$ prtconf | grep Memory
Memory size: 65408 Megabytes

How to Display Default and Customized Property Values for a Device

To display both the default and customized property values for devices, use the prtconfcommand with the -u option.

  • Display the default and customized properties of a driver.conf file.
    $ prtconf -u

    The output of the prtconf -u command displays the default and customized properties for all of the drivers that are on the system.

Example 4 Displaying Default

This example shows the default and custom properties for the bge.conf file. Note that vendor-provided configuration files are located in the /kernel and /platform directories, while the corresponding modified driver configuration files are located in the /etc/driver/drv directory.

$ prtconf -u
.
.
.
pci108e,534d (pci14e4,16a7), instance #0
          System software properties:
            name='bge-known-subsystems' type=int items=16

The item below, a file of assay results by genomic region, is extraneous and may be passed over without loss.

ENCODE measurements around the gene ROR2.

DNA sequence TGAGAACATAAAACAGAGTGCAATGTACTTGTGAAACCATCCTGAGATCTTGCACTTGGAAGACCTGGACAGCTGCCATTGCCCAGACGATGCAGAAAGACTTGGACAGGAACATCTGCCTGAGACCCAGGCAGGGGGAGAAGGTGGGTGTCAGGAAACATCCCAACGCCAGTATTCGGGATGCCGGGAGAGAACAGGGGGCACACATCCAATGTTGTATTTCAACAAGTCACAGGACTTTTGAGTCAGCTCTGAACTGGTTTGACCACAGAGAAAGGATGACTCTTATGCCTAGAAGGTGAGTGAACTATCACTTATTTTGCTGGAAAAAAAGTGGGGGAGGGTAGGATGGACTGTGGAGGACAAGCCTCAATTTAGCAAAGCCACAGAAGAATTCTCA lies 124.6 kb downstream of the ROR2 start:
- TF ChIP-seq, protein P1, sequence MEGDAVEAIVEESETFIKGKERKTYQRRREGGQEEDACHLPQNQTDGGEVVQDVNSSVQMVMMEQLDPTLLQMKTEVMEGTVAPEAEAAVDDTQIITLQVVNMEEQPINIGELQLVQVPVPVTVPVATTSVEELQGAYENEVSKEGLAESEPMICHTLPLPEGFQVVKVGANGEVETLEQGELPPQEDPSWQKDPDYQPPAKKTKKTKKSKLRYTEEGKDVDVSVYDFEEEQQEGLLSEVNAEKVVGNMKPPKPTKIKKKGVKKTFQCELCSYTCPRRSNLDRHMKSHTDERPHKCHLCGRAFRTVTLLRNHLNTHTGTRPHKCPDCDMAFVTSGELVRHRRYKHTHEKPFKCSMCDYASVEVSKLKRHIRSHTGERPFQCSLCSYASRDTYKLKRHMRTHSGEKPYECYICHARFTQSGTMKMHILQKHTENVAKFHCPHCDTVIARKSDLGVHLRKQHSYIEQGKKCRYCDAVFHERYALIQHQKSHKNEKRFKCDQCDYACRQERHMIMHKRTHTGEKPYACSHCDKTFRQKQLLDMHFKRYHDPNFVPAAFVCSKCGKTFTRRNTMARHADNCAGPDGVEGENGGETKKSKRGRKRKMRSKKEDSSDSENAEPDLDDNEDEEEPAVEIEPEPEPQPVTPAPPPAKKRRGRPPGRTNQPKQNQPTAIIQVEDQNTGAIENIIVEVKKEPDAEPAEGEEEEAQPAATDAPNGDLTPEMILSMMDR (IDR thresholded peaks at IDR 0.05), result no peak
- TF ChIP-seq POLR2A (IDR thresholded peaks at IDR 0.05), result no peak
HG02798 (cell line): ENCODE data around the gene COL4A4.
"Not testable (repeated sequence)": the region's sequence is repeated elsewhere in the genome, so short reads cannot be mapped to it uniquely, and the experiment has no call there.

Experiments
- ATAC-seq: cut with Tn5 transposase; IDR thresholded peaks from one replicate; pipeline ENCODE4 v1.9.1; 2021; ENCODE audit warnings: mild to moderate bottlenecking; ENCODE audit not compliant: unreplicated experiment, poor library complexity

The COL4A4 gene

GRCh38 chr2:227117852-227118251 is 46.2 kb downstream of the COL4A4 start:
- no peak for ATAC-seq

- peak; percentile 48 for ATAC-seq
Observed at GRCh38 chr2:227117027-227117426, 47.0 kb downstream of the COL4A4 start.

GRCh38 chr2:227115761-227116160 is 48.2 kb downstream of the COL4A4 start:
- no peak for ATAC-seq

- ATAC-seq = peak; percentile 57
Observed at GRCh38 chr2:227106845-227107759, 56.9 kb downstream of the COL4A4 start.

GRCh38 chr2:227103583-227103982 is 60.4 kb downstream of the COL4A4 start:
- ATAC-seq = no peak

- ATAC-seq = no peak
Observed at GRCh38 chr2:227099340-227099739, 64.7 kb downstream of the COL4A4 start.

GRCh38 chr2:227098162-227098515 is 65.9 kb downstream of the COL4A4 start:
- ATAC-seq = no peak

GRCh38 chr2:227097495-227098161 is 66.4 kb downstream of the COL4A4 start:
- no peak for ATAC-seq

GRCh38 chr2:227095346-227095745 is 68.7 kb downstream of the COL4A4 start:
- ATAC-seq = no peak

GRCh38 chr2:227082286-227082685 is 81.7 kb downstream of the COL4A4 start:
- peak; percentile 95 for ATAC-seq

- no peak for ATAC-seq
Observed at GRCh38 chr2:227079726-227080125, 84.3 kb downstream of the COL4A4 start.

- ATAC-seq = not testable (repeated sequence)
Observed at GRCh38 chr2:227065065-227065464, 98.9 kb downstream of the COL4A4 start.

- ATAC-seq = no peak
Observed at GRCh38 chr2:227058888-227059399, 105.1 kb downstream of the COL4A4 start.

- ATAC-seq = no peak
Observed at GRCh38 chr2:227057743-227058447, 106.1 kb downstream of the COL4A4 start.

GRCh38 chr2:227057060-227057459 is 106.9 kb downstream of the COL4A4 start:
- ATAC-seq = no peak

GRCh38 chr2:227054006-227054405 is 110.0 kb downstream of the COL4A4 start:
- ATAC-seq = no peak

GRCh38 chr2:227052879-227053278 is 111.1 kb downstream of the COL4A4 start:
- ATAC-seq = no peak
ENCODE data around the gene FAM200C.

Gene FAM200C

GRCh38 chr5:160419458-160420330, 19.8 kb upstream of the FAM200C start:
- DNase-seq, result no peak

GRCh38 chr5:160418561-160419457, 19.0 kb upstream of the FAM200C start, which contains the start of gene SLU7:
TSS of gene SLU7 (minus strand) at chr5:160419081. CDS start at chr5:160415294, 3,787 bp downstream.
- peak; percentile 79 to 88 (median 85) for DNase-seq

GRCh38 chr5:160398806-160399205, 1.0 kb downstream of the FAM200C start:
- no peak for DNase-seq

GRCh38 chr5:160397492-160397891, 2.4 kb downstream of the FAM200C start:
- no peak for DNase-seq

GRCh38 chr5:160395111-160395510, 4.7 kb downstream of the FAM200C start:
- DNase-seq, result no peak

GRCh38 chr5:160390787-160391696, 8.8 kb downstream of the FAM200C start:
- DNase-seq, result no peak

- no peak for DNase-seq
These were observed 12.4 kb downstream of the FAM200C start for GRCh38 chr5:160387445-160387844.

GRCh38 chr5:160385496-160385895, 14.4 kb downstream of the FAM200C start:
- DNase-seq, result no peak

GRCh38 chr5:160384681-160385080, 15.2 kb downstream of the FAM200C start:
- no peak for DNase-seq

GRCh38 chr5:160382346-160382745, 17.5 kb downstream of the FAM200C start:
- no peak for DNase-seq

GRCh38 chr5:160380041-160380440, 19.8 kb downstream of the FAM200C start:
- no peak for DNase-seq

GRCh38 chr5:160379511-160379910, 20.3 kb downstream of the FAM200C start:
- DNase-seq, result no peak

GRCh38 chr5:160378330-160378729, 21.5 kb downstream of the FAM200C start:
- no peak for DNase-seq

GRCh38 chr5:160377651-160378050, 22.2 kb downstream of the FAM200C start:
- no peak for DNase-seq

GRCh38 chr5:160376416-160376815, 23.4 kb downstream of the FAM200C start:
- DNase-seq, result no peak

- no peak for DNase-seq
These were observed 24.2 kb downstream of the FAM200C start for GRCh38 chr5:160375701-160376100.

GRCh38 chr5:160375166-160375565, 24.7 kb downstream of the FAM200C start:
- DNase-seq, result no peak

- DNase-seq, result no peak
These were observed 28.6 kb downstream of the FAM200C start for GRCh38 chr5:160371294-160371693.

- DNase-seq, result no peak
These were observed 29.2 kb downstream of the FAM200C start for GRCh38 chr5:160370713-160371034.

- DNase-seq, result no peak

name='bge-rx-rings' type=int items=1
                  value=00000010
            name='bge-tx-rings' type=int items=1
                  value=00000002 <---- system merged value 2
          Admin global properties:
             name='bge-tx-rings' type=int items=1
                  value=00000002 <---- admin value is 2
          Vendor global properties:
             name='bge-tx-rings' type=int items=1
                       value=00000001 <---- vendor value is 1
.
.
.

 

How to Display the Date and Time

  • To display the current date and time according to your system clock, use the datecommand.

Example 5 Displaying the Date and Time

The following example shows sample output from the date command.

$ date
Mon Sep 13 17:32:59 MST 2010
$

Identifying Information About Chip Multithreading Features